Art Preview: “In the Tower: Mel Bochner” at the National Gallery of Art

The NGA’s Tower space gets a wordy new inhabitant this weekend.

By: Kathleen Bridges

Courtesy the National Gallery of Art

Climb the spiral staircase to the NGA East Building’s Tower Gallery this Sunday Wednesday, and you’ll discover 43 works by conceptual artist Mel Bochner—and possibly even the artist himself.

The National Gallery’s “In the Tower” series, which celebrates developments in art from the midcentury to the present, has previously played host to the likes of Mark Rothko, Nam June Paik, and Philip Guston. The installation of Bochner’s “thesaurus” pieces—bold canvases toting synonyms of emotionally charged words such as “useless” and “obscene”­—marks the first time a living artist’s work has been exhibited in the space, providing a unique opportunity to meet the man behind the canvas.

Instead of a retrospective, the exhibition offers a thematic cross-section of Bochner’s career—and a colorful, evocative one at that. Bochner first experimented with descriptive word portraits in the late 1960s, selecting terms to represent contemporaries such as Eva Hesse and Robert Smithson and enlisting Roget’s-sourced synonyms and shapes to complete his depictions. He returned to this meditation on language in 2001, making notebooked lists of words that toy with the devolution of language, from the proper (“innominate”) to the vernacular (“what’s-his-face”) to the downright obscene (we’ll leave that one for later).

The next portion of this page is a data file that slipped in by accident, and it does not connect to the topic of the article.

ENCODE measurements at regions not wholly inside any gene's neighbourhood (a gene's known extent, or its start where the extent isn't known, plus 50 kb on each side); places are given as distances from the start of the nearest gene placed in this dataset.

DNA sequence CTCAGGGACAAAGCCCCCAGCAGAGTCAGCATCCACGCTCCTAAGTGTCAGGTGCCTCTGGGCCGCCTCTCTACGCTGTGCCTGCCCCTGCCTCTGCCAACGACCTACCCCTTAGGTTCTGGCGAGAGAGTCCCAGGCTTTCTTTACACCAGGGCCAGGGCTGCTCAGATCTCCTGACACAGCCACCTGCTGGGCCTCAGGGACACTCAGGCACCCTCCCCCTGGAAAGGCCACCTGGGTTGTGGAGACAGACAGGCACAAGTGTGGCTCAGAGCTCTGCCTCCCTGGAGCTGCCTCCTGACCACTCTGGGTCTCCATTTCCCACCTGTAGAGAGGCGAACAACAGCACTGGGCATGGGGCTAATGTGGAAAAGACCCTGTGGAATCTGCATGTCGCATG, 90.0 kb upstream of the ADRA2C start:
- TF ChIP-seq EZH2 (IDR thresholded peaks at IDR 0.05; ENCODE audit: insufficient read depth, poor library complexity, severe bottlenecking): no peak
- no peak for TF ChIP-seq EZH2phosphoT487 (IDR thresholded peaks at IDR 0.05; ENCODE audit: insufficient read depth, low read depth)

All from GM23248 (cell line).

A cherry-picked sampling of these drawings (selected by Bochner and James Jerry Meyer, the exhibition’s curator) are on display in the Tower’s antechamber-like side gallery, warming up viewers for the immense, dazzlingly bright canvases displayed in the main gallery. Ten of Bochner’s thesaurus paintings fill the space, four of which are fresh from the artist’s studio. In these more mature renderings, Bochner plays with the circularity of words—what he terms the “opacity of language”—offering long lists of synonyms handpainted against contrasting pops of color, all concluding with an open-ended comma. His close-value hues (at some points you’ll find yourself squinting to make out the words on the canvas) and quick-change colors challenge the viewer to look instead of read, altering the experience with the language.

Fear not: This is conceptual art at its most accessible­­—“blatantly accessible,” says Meyer. Even the most skeptical viewers will leave with something to talk, babble, chat, prattle, gab, yak, and flap their tongues about.

“In the Tower: Mel Bochner”  is on display from November 6 to April 8. Bochner will be at the gallery Sunday, November 6, at 2 PM and Wednesday, November 9, at 3:30 PM to discuss the exhibition.